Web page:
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I've learned that a TPM can supposedly attest to the state of a computer's BIOS being good. It does this by asking the BIOS to send a hash of its current state.

So what stops a compromised BIOS from sending a precalculated hash of a good state (that it is not in)?

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The BIOS module stores the CRTM (Core Root of Trust for Measurements) and as per TCG specification it should be immutable. CRTM measures the integrity of rest of BIOS code. CRTM ensures that measurement taken is valid and then give control to rest of BIOS code.

Integrity Measurement

This measurement also involves Digital Signature verification, and public keys for verification are hardwired AFAIK (also known as Hardware root of trust). The BIOS code is generally digitally signed. So, if you modify the BIOS code, the signature verification will fail and CRTM won't pass the control to the rest of BIOS code.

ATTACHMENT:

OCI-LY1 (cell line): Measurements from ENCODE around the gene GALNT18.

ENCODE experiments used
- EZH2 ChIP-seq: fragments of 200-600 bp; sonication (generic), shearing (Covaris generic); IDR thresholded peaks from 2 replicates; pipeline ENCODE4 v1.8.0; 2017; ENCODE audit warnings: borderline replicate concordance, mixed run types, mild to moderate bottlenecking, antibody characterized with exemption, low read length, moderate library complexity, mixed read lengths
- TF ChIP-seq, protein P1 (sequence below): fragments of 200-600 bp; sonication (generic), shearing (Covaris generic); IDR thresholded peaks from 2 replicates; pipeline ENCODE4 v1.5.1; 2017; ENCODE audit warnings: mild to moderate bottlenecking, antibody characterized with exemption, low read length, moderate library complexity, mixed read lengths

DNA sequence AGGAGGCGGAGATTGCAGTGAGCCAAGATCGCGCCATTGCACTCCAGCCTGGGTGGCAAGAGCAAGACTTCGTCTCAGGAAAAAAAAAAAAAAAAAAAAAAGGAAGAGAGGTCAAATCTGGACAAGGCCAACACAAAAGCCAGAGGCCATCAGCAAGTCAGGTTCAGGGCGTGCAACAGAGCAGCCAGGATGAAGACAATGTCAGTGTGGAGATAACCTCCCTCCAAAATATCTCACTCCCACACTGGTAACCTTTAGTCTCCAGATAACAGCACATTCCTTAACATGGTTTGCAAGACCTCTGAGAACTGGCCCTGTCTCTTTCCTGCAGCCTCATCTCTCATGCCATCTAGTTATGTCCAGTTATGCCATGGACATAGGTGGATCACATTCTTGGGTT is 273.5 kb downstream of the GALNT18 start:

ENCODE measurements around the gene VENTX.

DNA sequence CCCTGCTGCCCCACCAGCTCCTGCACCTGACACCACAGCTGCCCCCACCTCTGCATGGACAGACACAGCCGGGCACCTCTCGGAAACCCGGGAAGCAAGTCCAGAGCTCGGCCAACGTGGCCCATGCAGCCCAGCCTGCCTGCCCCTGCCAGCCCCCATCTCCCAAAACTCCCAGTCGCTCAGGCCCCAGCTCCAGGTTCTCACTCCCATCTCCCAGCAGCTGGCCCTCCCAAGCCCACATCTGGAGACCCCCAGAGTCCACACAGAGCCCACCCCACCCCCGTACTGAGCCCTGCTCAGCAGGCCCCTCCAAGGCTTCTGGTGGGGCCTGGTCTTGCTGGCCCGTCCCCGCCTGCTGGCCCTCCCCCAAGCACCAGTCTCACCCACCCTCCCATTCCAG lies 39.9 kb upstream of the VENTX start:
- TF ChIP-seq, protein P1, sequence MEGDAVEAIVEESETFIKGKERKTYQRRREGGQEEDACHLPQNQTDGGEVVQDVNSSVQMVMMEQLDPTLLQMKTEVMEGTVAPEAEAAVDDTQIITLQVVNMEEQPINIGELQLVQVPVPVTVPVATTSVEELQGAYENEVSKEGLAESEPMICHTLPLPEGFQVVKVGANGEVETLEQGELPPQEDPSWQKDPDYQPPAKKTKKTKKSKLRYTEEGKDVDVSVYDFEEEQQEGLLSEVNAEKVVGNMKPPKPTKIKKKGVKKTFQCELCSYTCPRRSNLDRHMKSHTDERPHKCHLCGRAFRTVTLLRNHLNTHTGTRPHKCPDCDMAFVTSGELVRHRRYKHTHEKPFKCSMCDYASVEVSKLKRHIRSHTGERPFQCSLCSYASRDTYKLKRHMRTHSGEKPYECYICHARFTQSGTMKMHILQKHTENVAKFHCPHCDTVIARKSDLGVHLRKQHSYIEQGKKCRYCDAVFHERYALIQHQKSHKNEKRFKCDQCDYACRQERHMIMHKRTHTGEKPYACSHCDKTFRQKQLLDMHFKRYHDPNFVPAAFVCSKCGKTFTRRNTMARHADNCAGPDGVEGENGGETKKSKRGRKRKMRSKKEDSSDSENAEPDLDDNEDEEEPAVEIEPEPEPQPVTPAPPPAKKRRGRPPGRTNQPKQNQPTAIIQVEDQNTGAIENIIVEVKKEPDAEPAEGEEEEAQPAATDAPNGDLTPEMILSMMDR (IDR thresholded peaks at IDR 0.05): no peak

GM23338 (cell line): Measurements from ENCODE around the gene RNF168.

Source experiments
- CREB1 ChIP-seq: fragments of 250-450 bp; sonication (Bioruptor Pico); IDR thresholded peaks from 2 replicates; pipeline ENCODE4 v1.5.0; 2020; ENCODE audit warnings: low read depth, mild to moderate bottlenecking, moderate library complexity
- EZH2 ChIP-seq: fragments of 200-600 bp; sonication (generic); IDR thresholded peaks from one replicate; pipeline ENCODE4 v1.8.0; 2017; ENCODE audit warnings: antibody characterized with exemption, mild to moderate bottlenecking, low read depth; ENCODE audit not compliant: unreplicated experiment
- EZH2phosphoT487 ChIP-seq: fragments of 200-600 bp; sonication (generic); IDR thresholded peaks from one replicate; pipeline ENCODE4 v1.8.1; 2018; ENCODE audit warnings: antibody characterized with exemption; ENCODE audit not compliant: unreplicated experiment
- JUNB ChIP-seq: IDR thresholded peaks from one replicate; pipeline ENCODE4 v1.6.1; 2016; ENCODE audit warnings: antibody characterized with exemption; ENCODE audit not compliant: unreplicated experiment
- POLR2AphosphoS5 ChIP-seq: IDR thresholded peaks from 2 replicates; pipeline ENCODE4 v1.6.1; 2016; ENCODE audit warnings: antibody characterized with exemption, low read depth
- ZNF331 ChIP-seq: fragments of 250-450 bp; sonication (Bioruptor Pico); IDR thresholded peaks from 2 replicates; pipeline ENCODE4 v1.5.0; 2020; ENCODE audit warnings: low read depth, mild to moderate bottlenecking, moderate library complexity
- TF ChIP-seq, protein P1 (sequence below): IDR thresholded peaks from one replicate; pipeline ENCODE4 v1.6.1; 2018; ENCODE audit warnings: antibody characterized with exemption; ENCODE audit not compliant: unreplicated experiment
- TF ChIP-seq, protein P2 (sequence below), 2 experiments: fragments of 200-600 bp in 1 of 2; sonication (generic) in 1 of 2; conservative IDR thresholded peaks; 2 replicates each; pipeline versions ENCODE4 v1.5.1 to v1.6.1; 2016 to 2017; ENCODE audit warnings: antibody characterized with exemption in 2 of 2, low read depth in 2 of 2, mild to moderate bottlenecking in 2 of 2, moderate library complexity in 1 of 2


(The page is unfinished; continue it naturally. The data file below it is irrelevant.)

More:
Below link will be helpful:

root-of-trust

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  • Thank you, this is interesting. So the CRTM is completely immutable then?
    – Bob
    Jul 26, 2021 at 12:09
  • Completely immutable is not the word I'll use. It's immutable and generally use read-only storage area for e.g. NV-memory.
    – saurabh
    Jul 26, 2021 at 12:38
  • Ok. So could any normal malware modify it or would you need special hardwarw tools or something?
    – Bob
    Jul 26, 2021 at 12:42
  • OTP (One time programmable) NVM is used and AFAIK malware cannot modify them. Attacks on these NVM requires special equipment.
    – saurabh
    Jul 26, 2021 at 13:00
  • @Bob: I'll note that if you have a bios password, then retrieving protected keys from the TPM (e.g., those used for whole disk encryption) won't be feasible without that password. A competent design will use cryptography in a way that precludes compromising this key with via physical access (exceptions for brute forcing bad passwords, hardware intercepts/keyloggers, video cameras pointed at the keyboard, etc.).
    – Brian
    Jul 28, 2021 at 15:30

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